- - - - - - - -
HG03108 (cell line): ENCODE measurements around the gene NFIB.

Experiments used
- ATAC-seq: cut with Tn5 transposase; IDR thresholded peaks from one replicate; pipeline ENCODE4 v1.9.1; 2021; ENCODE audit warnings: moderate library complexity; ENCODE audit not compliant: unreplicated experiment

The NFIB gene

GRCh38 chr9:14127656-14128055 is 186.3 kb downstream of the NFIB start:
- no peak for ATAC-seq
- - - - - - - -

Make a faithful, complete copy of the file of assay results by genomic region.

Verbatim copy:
HG03108 (cell line): ENCODE measurements around the gene NFIB.

Experiments used
- ATAC-seq: cut with Tn5 transposase; IDR thresholded peaks from one replicate; pipeline ENCODE4 v1.9.1; 2021; ENCODE audit warnings: moderate library complexity; ENCODE audit not compliant: unreplicated experiment

The NFIB gene

GRCh38 chr9:14127656-14128055 is 186.3 kb downstream of the NFIB start:
- no peak for ATAC-seq